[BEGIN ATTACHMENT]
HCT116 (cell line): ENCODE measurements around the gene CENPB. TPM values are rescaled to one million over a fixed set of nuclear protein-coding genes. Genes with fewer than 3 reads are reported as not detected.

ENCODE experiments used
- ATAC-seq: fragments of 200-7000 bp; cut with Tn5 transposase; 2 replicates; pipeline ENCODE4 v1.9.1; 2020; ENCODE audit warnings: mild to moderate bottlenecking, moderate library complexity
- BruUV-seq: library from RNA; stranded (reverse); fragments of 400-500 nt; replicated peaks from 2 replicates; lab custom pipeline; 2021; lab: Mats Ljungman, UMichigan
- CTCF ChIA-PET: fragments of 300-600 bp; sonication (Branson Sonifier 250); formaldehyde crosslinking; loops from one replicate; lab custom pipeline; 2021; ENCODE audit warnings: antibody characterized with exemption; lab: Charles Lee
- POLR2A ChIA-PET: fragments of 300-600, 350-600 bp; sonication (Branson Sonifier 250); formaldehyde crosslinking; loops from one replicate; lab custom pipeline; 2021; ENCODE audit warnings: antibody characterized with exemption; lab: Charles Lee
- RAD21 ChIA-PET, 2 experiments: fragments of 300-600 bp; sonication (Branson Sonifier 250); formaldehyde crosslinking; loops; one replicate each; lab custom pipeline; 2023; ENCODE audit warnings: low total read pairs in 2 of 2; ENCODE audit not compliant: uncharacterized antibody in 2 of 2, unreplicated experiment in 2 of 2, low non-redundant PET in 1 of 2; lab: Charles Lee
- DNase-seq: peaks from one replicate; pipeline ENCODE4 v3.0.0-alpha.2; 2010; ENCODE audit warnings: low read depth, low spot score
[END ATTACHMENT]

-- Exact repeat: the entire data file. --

HCT116 (cell line): ENCODE measurements around the gene CENPB. TPM values are rescaled to one million over a fixed set of nuclear protein-coding genes. Genes with fewer than 3 reads are reported as not detected.

ENCODE experiments used
- ATAC-seq: fragments of 200-7000 bp; cut with Tn5 transposase; 2 replicates; pipeline ENCODE4 v1.9.1; 2020; ENCODE audit warnings: mild to moderate bottlenecking, moderate library complexity
- BruUV-seq: library from RNA; stranded (reverse); fragments of 400-500 nt; replicated peaks from 2 replicates; lab custom pipeline; 2021; lab: Mats Ljungman, UMichigan
- CTCF ChIA-PET: fragments of 300-600 bp; sonication (Branson Sonifier 250); formaldehyde crosslinking; loops from one replicate; lab custom pipeline; 2021; ENCODE audit warnings: antibody characterized with exemption; lab: Charles Lee
- POLR2A ChIA-PET: fragments of 300-600, 350-600 bp; sonication (Branson Sonifier 250); formaldehyde crosslinking; loops from one replicate; lab custom pipeline; 2021; ENCODE audit warnings: antibody characterized with exemption; lab: Charles Lee
- RAD21 ChIA-PET, 2 experiments: fragments of 300-600 bp; sonication (Branson Sonifier 250); formaldehyde crosslinking; loops; one replicate each; lab custom pipeline; 2023; ENCODE audit warnings: low total read pairs in 2 of 2; ENCODE audit not compliant: uncharacterized antibody in 2 of 2, unreplicated experiment in 2 of 2, low non-redundant PET in 1 of 2; lab: Charles Lee
- DNase-seq: peaks from one replicate; pipeline ENCODE4 v3.0.0-alpha.2; 2010; ENCODE audit warnings: low read depth, low spot score